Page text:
How preparation affected the ICD-10 transition

Carl Natale
by Carl Natale
How preparation affected the ICD-10 transition

We keep looking back at the ICD-10 transition to see how it went.

Susan Dooley took a look at what some pediatric coders experienced after Oct. 1. They summed it up as "much ado about nothing."

The timing of the statements is worth noting. They were collected sometime in November (The newsletter that was quoted was dated Dec. 1). Which doesn't seem like a lot of time to get a real picture of how things went. Maybe things sent south between then and now.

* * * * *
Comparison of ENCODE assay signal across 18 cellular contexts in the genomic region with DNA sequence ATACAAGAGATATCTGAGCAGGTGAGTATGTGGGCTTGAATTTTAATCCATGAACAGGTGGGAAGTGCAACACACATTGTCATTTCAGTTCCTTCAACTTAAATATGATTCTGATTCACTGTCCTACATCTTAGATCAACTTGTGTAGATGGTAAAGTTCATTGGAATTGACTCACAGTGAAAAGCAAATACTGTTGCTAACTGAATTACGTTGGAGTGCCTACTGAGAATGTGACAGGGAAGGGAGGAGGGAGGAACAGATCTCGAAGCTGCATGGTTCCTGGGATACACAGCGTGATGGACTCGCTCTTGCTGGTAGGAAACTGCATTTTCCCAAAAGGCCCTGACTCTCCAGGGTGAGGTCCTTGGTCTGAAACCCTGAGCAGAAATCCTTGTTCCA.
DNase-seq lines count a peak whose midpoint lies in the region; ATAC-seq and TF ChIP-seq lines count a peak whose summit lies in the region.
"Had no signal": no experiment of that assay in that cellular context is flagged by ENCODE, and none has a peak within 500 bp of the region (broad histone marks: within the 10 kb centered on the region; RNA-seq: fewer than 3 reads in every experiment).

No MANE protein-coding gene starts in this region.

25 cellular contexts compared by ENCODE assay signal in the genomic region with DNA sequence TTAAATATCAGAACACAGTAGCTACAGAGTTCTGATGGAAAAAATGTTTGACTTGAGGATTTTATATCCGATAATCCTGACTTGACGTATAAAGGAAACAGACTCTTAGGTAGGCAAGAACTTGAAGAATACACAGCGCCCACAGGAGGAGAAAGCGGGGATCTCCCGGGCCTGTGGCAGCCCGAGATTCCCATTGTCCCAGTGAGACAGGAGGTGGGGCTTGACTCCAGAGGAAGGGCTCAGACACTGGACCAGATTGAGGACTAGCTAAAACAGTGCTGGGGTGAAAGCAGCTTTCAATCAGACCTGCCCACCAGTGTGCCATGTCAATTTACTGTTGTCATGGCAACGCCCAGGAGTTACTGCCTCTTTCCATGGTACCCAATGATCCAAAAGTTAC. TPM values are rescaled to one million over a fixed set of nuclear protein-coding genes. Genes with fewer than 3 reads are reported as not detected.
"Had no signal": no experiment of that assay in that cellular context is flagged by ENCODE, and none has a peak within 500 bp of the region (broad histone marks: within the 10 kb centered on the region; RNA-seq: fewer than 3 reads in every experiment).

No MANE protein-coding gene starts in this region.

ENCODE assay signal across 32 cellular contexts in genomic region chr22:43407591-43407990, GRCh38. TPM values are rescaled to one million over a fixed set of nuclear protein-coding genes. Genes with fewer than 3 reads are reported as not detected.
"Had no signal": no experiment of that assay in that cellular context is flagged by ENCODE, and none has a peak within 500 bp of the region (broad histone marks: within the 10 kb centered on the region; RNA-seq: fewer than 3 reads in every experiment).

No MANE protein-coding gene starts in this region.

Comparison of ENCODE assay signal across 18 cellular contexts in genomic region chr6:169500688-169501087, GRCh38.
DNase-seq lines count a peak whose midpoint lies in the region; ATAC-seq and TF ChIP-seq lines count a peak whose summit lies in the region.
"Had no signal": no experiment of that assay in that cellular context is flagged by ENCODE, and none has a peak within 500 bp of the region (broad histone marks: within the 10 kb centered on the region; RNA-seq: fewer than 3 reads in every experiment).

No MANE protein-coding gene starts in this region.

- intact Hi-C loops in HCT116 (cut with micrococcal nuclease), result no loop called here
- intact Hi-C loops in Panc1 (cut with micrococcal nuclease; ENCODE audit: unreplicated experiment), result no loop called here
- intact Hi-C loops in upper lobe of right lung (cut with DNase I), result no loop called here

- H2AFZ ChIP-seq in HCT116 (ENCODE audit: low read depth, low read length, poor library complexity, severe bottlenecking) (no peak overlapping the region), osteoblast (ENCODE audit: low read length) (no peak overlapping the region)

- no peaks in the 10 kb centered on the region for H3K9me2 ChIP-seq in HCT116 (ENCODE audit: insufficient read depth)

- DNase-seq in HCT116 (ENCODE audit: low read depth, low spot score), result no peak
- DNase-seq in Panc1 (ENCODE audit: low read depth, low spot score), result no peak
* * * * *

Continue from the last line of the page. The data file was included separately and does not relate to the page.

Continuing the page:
That's possible. That's the problem with this kind of research. Collecting stories and data takes time. But the stories are consistent with others we have heard.

Also, Navicure surveyed 360 healthcare organizations on the effects of the ICD-10 transition in December 2015. So organizations had a couple months to develop problems. And there were problems. For example:

  • 48 percent of respondents said productivity declined
  • 20 percent said there was some cash flow interruption
  • 13 percent said healthcare payers weren't processing claims

When the survey dug into the problems, they didn't seem to last very long. That's not to minimize the issues. But 99 percent of survey respondents said they felt they were prepared for the ICD-1o transition. The two factors were likely connected.